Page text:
Has Socialism Been Defeated by Capitalism?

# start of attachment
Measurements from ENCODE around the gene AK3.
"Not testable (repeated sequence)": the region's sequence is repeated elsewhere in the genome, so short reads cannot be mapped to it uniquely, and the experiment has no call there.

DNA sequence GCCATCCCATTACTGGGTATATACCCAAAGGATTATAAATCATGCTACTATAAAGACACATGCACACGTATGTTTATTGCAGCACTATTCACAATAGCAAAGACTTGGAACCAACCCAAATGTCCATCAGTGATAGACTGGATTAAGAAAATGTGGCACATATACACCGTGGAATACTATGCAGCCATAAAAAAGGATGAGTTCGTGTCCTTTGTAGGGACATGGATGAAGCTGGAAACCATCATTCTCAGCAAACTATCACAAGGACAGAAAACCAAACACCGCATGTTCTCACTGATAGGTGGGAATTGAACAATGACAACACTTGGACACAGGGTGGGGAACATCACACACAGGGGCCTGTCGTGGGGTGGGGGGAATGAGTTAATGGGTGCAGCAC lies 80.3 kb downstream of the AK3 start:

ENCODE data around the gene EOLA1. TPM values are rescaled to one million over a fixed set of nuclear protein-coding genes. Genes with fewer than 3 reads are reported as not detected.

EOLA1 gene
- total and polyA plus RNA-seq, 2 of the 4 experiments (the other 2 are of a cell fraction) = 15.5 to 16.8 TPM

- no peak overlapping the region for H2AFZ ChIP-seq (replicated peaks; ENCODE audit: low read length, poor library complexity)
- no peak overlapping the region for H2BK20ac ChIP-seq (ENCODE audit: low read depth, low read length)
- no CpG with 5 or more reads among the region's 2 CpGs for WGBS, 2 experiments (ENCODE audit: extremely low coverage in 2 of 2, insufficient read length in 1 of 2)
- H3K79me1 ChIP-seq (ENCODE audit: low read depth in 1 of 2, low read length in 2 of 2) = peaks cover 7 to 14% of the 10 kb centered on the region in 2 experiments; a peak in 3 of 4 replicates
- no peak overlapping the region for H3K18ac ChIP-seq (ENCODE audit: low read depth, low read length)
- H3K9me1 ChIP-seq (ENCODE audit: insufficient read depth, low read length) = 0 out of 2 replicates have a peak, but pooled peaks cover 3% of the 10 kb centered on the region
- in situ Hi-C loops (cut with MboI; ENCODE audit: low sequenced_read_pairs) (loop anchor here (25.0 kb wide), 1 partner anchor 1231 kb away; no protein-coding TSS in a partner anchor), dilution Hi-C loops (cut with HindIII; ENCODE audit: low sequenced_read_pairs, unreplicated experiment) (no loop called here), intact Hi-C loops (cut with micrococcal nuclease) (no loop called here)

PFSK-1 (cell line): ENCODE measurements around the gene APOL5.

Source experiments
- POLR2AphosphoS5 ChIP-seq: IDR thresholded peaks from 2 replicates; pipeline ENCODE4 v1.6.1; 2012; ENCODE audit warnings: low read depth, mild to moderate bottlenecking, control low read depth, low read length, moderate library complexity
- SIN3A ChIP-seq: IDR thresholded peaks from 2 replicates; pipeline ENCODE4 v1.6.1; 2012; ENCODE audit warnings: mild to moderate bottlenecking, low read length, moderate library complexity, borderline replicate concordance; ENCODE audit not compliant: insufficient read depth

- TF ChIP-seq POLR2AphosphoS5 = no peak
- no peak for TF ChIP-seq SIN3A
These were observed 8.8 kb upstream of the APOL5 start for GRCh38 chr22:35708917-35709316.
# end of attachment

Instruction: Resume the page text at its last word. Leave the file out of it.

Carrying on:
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One of the events that have most affected history in the past century has been the end of the cold war and the collapse of state communism of the Soviet Union. After years of a psychological and physical barrier between Western and Eastern Europe, and, in a broader picture, the "East" and "West" in the whole world, the Perestroika at the end of the 1980´s, leading to the fall of the Berlin wall, changed the climate of global politics, economy and ideology. When Mikhail Gorbachev became the leader of the Soviet Union in 1985, the economy and politics of its Socialist States were already going downhill and few socialists in capitalist countries continued to believe that Soviet-style communism was a model to emulate (Newman 2005:129). Today, nearly two decades later, the belief that socialism, and communism in particular, have lost the fight to capitalism is widely spread. In a world where the USA is the most powerful country and we talk about "westernization" in terms of way of life, ideology and politics, Marx's theories seem no longer applicable. On the other hand, many authors and activists criticise the nature of capitalism, claiming that it leads to inequality and exploitation and that socialism still plays an important role in today's politics and struggle for a better world. Thus, to what extent can one argue that socialism is "dead"? How relevant is the socialist ideology today? What aspects of the ideology can be applied to "modern" society and which will only remain a memory? In the following essay, I shall find possible answer to these questions looking at publications by different authors and current affairs. Not only is it often assumed that the collapse of the USSR stands for the end of socialism. There has even been the claim that this historical event marked the end of history. In his infamous and much criticized article published 1989, Fukuyama argues that in the time he wrote it, ‘what we may be witnessing Is not just the end of the Cold War, or the passing of a particular period of postwar history, as such: that is, the end point of mankind's ideological evolution and the universalization of Western liberal democracy as the final form of human government' (Fukuyama 1989:4). The author does not necessarily mean that nothing "new" is going to happen in the world, or that problems such as poverty and wars will disappear from the earth. He is rather referring to the fact that in the future, history will not be characterized by ideological struggles or the birth of a major political ideology that will change the world, and that therefore, the West has ideologically arrived to the highest point of evolution and that the rest of the world will sooner or later adapt to it's political system. As Krishan Kumar puts it, ‘Fukuyama projected a triumphant Western civilization whose principles now held undisputed sway the world over. The contest of ideologies, the substance of "history" as Hegel understood it, was over. The West had won and history was now at end'. He goes on further adding that ‘all of the really big questions had now been settled. The world had agreed that what the West had accomplished over many centuries of struggle – the establishment of liberal democracy and free markets – was the best possible system for mankind; all that remained – history as "events" – was for those societies that had not yet reached that goal to strive to arrive here' (Kumar 2000:60-61). According to Fukuyama, what implies the end of history is the actual end of socialism. Even though Fukuyama's argument is highly controversial and has been criticized by many, he is not the only one with the opinion that socialism no longer enjoys the presence it used to have. Even Eric Hobsbawm who is not as drastic as to claim that socialism is dead, still observes that ‘the end of the Cold War proved to be not the end of an international conflict,...
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